"Keep Your Gift Wrapping Under Wraps" – Short Research Story for University of Miami School of Business

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THE LESS EXCITING THE WRAPPING, THE MORE THE RECIPIENT WILL LIKE YOUR GIFT.

By Lauren Comander

If you’re feeling pressure to step up your gift wrapping as the holidays near, then wrap your mind around findings by Uzma Khan, associate professor of marketing at the School. Drop the bows and the carefully crafted corners and keep things simple, she says, or you’ll be setting the gift recipient up for disappointment. 

“People believe that wrapping a gift is a good thing, and it features very prominently in holiday traditions,” Khan says. "They think the recipient will appreciate the time, money and creativity that goes into wrapping a gift, but it’s just the opposite.” Instead, the fancier-looking the gift wrap, the higher the expectations for the gift – which almost always leads to disappointment. “If you raise expectations about what’s inside with fancy wrapping, the recipient will feel disappointed,” she says. “Is my mother going to think I’m giving her a diamond pendant just because it’s wrapped in Tiffany colors? Probably, but people don’t think about it – they just think they wrapped it nicely.”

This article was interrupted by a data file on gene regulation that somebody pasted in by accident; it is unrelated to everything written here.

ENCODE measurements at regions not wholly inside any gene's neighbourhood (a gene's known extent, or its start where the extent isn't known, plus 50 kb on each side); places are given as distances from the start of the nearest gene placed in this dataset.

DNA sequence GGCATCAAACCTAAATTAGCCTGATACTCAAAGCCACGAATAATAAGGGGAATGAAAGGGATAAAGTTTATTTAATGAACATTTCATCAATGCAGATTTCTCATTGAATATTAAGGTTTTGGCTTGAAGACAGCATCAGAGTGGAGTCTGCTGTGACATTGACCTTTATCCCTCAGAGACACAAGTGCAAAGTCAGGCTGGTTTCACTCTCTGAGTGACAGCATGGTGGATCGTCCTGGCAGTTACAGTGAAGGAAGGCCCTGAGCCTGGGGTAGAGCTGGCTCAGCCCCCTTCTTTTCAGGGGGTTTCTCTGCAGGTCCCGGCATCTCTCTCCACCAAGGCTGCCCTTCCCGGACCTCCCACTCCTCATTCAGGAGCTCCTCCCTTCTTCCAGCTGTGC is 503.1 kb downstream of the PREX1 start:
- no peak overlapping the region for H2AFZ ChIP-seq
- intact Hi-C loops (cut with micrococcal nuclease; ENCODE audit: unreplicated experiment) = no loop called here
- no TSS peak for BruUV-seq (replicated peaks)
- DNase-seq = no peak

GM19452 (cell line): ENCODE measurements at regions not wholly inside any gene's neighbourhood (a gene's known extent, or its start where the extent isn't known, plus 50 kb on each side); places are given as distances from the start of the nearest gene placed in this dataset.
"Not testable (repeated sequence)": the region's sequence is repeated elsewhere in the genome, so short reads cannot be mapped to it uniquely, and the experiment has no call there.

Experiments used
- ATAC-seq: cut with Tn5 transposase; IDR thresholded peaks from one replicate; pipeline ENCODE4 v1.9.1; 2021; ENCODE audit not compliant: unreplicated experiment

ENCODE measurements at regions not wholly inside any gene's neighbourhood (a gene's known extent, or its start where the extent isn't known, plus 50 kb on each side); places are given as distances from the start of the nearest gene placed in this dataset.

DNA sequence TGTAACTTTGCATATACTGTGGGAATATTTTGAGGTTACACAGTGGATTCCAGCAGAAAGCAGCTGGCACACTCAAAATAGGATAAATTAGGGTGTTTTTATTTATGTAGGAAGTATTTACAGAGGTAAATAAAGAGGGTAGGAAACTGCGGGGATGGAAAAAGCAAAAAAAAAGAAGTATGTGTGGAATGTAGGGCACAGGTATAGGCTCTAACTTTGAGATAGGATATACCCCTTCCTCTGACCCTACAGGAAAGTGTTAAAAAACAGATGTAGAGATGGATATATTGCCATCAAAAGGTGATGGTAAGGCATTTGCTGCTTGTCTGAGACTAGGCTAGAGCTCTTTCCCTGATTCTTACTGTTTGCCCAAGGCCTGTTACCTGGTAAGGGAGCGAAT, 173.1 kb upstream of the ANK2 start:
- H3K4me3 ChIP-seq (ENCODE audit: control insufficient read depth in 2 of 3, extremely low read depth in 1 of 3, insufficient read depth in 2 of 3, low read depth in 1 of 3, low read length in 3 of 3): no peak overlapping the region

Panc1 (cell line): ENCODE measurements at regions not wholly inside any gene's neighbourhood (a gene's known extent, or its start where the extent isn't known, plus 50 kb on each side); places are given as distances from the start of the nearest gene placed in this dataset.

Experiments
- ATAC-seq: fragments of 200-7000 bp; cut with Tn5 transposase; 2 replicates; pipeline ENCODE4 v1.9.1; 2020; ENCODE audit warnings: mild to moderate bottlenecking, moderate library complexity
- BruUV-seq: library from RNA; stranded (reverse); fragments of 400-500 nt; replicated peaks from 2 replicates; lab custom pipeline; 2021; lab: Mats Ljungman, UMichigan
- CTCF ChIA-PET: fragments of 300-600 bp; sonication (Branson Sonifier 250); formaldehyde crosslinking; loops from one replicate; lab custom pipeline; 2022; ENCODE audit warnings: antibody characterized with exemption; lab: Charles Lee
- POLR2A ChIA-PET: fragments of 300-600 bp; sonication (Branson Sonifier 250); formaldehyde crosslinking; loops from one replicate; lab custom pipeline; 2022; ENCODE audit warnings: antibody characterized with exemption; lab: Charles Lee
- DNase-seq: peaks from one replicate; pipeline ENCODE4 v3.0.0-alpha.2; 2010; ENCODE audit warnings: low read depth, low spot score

The gift-wrapping industry is a robust one, with consumers spending billions annually on wrapping paper and embellishments, Khan says. But Khan’s findings put a wrinkle in the instinct to tie it with a pretty bow. So what’s a gift-giver to do? Khan recommends using simple and unexciting wrappings. “For example, a recipient is likely to be much happier and like the gift a lot better if it’s in simple brown wrapping," she says. 

Khan’s findings, which earned her a 2017 UM Provost’s Research Award, come with one caveat: “When a gift is something really good, good wrapping does not hurt, since the high expectations set by the fancy wrapping are likely to be met. However, people are generally very bad at predicting what someone will like,” says Khan, an expert in consumer behavior. Hence “the safe bet is to not invest so much time and effort in that fancy wrapping,” she says.

Fall 2017 BusinessMiami magazine